• The Role of Self-efficacy, Technology Acceptance, and Support, in E-Learning for Child Welfare Workers

    Gunn, Meredith W.; Bright, Charlotte Lyn; 0000-0002-4092-0026 (2020)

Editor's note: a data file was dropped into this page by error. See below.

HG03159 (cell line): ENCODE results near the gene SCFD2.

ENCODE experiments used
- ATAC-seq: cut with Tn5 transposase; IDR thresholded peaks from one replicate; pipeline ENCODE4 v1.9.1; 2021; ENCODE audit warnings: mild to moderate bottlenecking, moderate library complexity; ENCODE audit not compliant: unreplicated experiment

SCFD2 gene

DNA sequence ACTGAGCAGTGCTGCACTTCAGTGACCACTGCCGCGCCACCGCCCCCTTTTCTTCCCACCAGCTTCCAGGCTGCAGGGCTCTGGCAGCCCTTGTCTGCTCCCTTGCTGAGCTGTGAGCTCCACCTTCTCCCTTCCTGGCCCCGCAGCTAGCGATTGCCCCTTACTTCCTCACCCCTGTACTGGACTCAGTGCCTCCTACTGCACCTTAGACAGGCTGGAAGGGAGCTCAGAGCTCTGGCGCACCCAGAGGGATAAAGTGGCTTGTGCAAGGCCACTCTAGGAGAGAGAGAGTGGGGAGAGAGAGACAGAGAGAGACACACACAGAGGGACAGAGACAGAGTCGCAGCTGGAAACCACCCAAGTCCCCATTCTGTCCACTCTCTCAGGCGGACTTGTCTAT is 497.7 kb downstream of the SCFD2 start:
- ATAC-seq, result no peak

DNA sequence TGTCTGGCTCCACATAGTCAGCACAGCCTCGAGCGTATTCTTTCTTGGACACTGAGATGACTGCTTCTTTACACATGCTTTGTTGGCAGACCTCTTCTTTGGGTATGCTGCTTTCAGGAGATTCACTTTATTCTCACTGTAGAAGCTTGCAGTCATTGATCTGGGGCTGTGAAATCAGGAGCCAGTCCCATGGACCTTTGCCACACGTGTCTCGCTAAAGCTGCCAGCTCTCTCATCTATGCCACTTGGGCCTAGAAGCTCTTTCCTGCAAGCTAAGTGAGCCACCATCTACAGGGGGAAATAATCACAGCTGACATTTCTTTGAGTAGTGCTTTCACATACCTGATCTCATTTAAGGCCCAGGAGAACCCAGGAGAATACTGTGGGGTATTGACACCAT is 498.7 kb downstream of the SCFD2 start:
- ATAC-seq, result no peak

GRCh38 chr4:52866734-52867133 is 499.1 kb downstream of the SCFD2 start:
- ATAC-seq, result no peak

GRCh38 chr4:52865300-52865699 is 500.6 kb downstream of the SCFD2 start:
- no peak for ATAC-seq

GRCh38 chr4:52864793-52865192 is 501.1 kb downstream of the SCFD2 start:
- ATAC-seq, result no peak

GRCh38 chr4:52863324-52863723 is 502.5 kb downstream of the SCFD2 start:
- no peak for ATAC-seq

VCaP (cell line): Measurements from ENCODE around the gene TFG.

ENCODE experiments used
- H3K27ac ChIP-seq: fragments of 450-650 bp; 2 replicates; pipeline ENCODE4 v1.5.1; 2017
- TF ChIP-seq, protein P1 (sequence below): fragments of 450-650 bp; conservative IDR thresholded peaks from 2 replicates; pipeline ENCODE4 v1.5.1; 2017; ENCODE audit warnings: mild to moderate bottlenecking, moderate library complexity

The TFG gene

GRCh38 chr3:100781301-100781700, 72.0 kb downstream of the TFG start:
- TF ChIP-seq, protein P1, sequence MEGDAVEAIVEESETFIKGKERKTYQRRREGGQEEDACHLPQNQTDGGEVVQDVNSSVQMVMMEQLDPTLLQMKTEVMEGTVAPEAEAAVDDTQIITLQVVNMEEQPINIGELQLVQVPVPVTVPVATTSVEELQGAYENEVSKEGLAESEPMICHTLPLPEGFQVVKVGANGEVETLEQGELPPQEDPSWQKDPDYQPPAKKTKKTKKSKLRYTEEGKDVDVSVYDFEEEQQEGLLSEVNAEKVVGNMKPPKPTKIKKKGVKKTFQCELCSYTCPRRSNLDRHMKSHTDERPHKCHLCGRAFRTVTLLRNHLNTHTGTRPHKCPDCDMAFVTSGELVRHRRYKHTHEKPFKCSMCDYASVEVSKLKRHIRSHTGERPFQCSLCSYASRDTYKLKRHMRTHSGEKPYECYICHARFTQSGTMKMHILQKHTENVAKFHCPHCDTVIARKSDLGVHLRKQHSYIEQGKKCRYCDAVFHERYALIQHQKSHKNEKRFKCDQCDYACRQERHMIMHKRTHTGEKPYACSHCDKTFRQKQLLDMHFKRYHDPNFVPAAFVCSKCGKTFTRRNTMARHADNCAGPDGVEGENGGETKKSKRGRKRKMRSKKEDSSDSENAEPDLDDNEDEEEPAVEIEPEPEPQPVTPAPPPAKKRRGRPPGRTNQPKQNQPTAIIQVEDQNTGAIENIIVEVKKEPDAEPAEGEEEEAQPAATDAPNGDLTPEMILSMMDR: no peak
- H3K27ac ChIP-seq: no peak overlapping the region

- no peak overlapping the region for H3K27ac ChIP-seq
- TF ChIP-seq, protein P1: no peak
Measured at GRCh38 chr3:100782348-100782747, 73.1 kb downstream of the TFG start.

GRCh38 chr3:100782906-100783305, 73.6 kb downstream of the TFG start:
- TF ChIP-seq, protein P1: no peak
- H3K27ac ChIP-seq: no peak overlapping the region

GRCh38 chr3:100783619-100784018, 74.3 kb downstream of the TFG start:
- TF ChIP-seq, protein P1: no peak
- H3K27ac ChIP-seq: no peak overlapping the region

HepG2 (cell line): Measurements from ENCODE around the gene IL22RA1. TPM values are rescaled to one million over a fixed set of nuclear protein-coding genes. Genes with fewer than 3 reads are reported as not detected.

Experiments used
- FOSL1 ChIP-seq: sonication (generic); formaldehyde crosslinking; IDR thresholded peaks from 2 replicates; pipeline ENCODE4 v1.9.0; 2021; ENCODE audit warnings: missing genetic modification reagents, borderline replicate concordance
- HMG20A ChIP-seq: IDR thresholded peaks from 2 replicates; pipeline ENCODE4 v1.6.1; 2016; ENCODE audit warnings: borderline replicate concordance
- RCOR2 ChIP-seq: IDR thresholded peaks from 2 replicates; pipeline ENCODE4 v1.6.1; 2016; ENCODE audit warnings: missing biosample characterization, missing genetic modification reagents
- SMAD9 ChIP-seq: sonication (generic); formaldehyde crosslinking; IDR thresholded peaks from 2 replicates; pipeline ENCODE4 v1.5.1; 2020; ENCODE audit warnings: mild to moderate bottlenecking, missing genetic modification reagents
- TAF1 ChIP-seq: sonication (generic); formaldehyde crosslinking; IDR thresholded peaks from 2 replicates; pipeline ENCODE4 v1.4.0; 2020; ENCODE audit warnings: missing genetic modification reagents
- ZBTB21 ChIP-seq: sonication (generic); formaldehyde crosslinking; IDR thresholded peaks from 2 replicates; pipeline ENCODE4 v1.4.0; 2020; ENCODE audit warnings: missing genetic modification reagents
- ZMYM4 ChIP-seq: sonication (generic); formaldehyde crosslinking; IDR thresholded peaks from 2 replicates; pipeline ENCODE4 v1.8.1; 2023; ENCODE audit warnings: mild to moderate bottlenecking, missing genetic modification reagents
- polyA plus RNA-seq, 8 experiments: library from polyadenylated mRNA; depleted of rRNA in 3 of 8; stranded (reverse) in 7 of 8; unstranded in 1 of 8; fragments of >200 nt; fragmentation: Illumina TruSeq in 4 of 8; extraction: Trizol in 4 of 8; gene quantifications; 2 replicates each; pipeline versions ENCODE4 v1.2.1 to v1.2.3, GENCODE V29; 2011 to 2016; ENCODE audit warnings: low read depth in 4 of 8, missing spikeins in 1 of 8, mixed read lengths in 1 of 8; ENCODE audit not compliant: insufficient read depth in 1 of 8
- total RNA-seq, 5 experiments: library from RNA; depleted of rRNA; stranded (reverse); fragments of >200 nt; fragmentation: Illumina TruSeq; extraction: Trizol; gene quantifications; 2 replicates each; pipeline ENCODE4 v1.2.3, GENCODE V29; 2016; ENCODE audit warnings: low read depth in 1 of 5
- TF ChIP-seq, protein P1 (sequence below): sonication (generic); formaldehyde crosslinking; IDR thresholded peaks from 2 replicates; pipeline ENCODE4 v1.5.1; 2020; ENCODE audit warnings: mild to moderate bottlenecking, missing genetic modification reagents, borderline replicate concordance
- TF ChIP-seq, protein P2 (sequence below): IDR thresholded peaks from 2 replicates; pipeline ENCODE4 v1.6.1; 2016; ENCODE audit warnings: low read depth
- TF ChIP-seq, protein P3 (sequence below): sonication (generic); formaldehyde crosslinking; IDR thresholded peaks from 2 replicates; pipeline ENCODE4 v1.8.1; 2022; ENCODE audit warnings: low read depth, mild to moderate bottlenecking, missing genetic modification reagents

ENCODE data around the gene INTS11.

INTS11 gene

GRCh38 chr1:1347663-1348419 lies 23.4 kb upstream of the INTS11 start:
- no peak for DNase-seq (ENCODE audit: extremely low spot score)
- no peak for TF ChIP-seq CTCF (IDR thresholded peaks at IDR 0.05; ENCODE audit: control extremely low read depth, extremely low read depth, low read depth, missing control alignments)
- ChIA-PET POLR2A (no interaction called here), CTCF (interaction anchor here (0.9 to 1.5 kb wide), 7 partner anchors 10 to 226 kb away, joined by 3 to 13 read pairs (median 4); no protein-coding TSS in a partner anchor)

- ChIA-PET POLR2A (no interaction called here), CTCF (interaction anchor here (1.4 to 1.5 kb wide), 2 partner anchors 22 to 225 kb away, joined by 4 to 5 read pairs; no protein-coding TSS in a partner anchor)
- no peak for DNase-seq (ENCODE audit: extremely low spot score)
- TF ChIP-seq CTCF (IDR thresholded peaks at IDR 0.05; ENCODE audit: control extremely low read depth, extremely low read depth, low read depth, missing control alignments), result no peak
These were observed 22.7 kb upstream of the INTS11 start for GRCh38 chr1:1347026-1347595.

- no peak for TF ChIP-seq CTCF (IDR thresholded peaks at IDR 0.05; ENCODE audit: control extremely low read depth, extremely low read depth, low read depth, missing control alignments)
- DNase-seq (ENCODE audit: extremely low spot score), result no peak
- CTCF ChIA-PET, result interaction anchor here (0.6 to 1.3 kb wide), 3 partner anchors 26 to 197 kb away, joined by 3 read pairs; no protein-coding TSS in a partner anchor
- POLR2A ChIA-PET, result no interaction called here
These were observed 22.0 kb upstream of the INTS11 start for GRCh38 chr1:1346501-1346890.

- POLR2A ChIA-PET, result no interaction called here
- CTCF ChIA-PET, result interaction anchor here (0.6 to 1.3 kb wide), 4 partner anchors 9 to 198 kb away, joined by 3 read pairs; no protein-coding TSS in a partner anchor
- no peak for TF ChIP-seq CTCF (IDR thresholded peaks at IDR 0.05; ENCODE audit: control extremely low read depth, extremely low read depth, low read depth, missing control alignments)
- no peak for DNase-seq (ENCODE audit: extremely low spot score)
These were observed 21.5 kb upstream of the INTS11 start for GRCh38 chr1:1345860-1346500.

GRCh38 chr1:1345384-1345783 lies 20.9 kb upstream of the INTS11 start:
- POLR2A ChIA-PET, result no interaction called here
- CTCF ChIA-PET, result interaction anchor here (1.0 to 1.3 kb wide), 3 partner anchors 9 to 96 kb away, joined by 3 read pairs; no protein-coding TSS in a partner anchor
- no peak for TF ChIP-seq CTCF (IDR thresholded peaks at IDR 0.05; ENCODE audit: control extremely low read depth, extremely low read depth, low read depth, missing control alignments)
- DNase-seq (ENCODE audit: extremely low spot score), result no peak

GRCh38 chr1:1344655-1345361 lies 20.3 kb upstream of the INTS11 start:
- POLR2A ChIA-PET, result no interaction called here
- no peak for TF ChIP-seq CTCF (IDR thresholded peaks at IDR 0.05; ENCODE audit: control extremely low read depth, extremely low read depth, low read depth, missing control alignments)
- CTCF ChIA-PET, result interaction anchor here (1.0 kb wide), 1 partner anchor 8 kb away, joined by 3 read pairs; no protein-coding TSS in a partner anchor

Over the last 15 years, the use of online technology for training and workforce development has increased due to cost savings, convenience, ease of tracking, uniformity of training delivery and messaging, and accessibility. The Association for Talent Development indicated in its 2017 State of the Industry Report that 45% of all employee training was being delivered through technology. Despite its growth, much of the research on online workforce training is limited to training outcomes (e.g., passing the knowledge posttest in order to receive a certificate, certification, or Continuing Education Units) and trainee evaluations (e.g., trainee satisfaction surveys) with no higher level analysis regarding the role of the following: theory, learning or technology; enablers, like technological savvy or organizational support; and/or barriers, like technological difficulties or lack of organizational support in users’ success The specific aims of this study were: (1) to examine what user characteristics and/or factors associated with use of helpdesk support, video tutorials, and test reset, and (2) to identify what factors predicted online training completion. Data for this dissertation were obtained from the National Adoption Competency Training Initiative which was established in October 2014 through a 5-year, $9 million cooperative agreement with the Center for Adoption Support and Education, the U.S. Department of Health and Human Services, and the Administration for Children and Families, Children’s Bureau. The University of Maryland School of Social Work and The Institute for Innovation and Implementation were primary partners in the initiative. Regression analysis showed that older users were more likely to use the help desk, to have a test reset, and less likely than younger users to complete the training; mandated users were more likely to complete the training but were also more likely to require a test rest and to use the video tutorials; and race/ethnicity was significant across all research questions. Findings revealed factors that impact success with online learning, as well as areas for future research into the role of race/ethnicity, personal agency, and variation of training types (self-paced or timed) in online training success.